Photo provided by Iman Tejpar.

Aqsa Joseph, 25 | Brampton

Aqsa Joseph is a full-time nurse and five months into her eyebrow threading side hustle. She said her passion for threading eyebrows began at a young age practicing on herself after learning from YouTube videos.

“I’ve been doing eyebrows since elementary school,” Joseph said, adding she never took it seriously until her brother encouraged her to think about making it into a side business.

“So, I decided to try it because it’s so fun for me and ever since then it’s been going so good,” Joseph said. “I’m surprised by how good it’s going.”

Joseph says she’s usually fully booked with a mainly nurse clientele she’s acquired through her day job. She hopes to expand her side hustle in the future to offer microblading.

Photo provided by Aqsa Joseph.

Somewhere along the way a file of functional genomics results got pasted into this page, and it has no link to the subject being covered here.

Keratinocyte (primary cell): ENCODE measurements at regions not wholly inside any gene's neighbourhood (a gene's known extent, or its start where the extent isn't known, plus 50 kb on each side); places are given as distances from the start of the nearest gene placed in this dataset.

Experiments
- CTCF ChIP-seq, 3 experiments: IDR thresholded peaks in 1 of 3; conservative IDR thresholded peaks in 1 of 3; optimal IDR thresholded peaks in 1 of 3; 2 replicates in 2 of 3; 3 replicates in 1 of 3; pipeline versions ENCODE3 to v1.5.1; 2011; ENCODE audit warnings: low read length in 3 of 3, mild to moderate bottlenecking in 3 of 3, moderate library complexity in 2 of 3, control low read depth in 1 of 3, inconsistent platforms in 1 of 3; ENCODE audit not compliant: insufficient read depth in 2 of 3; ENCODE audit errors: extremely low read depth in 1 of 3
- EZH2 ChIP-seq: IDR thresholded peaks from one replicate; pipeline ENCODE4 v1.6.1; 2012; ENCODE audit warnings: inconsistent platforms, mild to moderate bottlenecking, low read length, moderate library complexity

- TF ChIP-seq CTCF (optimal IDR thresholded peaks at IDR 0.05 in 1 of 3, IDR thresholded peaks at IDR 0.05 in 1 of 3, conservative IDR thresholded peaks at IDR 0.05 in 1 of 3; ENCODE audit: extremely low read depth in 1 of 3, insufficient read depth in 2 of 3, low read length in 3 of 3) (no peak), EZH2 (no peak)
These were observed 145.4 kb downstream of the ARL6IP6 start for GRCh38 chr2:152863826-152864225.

Cassandra Liao, 24 | Calgary

Cassandra Liao is currently working toward her microblading certificate to build her side hustle.

“It’s something I can work on for years and learn different skills and use different equipment,” Liao said. “I want to eventually do other permanent makeup like eyeliner, lip blush, and to cover up scarring, and do nipples and areolas for women that had breast cancer, along with tattoo removal.”

Photo provided by Cassandra Liao.

Zahra Bag Jan , 24 | Calgary

Zahra Bag Jan is a full-time licensed practical nurse who works in an acute geriatric unit. As her side hustle, she co-owns and runs Hera Medi Spa with her sister in Calgary. They offer medical aesthetic services such as laser hair removal, Botox and filler, IV therapy and more. 

 “Hera Medi Spa allows me to practice my career and pursue my passion.”

Photo provided by Zahra Bag Jan.

To learn more about young entrepreneurs and starting small businesses during the pandemic, check out Jaimie Nackan’s article, Starting small: How young entrepreneurs are realizing their business dreams during the pandemic